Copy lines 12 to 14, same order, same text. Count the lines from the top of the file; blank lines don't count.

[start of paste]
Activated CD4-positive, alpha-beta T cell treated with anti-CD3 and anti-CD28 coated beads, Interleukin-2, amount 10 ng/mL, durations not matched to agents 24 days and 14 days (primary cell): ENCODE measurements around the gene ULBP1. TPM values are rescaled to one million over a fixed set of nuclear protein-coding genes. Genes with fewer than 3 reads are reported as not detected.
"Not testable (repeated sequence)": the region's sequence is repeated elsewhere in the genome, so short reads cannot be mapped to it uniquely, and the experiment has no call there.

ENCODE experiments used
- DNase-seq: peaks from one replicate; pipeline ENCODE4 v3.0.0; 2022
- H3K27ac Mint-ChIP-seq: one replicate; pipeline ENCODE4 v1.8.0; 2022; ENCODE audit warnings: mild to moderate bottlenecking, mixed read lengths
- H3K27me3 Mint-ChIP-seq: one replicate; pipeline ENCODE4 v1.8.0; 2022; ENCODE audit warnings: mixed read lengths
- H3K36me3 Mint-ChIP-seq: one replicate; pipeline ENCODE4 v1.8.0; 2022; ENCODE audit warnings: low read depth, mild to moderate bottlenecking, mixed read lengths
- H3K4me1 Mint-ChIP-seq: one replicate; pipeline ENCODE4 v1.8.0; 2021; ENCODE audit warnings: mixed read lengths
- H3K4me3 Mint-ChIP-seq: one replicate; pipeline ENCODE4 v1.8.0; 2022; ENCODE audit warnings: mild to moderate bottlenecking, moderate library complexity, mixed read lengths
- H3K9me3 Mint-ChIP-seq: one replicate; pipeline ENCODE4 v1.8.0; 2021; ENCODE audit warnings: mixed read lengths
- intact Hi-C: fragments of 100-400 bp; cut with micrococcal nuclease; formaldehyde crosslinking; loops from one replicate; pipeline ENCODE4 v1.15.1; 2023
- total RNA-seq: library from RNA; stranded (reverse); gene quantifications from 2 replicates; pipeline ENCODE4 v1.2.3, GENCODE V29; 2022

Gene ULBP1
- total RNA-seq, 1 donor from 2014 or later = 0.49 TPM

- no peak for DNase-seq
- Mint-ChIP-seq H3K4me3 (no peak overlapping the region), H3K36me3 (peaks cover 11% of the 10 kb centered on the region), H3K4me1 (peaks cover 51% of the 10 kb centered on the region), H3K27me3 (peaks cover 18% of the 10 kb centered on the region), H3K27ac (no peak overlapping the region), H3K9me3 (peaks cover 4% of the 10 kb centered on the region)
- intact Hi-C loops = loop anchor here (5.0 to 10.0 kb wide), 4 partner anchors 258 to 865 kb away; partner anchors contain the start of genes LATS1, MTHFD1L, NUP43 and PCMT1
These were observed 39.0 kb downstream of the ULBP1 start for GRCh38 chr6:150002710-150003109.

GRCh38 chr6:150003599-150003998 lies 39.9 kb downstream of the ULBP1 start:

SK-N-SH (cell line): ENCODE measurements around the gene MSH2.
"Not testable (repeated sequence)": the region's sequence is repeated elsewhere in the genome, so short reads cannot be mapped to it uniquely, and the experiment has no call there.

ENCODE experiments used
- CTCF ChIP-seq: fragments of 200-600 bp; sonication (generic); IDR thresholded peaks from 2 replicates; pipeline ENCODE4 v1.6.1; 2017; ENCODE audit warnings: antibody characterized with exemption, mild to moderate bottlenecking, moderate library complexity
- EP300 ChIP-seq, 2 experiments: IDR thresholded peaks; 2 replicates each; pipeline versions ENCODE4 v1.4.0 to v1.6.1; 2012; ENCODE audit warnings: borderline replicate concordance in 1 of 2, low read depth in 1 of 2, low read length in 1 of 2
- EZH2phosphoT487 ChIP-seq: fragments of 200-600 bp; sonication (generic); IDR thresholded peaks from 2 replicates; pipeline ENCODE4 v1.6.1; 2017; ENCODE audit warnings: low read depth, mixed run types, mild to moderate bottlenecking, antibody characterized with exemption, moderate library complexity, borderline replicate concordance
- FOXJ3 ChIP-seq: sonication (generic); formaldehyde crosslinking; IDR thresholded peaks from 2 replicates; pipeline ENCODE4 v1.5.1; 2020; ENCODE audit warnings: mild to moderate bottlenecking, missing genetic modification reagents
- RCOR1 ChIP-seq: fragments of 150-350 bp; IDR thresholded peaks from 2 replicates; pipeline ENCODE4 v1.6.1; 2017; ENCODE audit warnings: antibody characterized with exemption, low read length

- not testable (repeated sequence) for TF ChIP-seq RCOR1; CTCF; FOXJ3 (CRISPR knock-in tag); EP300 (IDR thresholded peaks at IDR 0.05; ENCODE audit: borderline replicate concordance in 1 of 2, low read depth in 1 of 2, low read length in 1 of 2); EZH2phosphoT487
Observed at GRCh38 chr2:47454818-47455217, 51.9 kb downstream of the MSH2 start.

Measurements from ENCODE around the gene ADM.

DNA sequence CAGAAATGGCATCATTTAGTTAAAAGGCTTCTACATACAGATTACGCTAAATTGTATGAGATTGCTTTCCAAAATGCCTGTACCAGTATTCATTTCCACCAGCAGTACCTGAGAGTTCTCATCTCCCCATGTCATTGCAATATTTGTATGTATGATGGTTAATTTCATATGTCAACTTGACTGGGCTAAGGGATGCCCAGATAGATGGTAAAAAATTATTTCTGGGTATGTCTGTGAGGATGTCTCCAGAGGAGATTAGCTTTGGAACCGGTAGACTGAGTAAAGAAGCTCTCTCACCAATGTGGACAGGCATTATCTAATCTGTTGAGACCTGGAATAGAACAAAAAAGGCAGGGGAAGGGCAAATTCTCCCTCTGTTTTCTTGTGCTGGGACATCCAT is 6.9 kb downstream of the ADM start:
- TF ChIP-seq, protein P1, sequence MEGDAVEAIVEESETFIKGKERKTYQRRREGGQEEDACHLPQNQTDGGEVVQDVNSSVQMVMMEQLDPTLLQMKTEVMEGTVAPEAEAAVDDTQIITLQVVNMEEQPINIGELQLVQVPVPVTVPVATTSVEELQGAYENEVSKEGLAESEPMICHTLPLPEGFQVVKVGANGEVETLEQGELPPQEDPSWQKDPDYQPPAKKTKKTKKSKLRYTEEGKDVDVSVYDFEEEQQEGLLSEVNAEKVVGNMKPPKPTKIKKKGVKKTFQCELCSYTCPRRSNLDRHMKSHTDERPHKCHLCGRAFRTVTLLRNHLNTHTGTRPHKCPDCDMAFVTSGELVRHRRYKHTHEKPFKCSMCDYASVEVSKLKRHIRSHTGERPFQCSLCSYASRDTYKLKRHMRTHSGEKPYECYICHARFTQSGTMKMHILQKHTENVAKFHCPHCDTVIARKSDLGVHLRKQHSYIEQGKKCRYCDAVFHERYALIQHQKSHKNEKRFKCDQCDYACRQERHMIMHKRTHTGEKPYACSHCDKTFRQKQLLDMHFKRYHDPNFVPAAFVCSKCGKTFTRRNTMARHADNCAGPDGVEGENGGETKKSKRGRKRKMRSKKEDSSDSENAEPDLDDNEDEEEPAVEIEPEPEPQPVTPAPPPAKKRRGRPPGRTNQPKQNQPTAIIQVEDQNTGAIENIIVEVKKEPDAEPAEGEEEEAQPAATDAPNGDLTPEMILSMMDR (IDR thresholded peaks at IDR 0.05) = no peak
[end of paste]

- total RNA-seq: library from RNA; stranded (reverse); gene quantifications from 2 replicates; pipeline ENCODE4 v1.2.3, GENCODE V29; 2022

Gene ULBP1
- total RNA-seq, 1 donor from 2014 or later = 0.49 TPM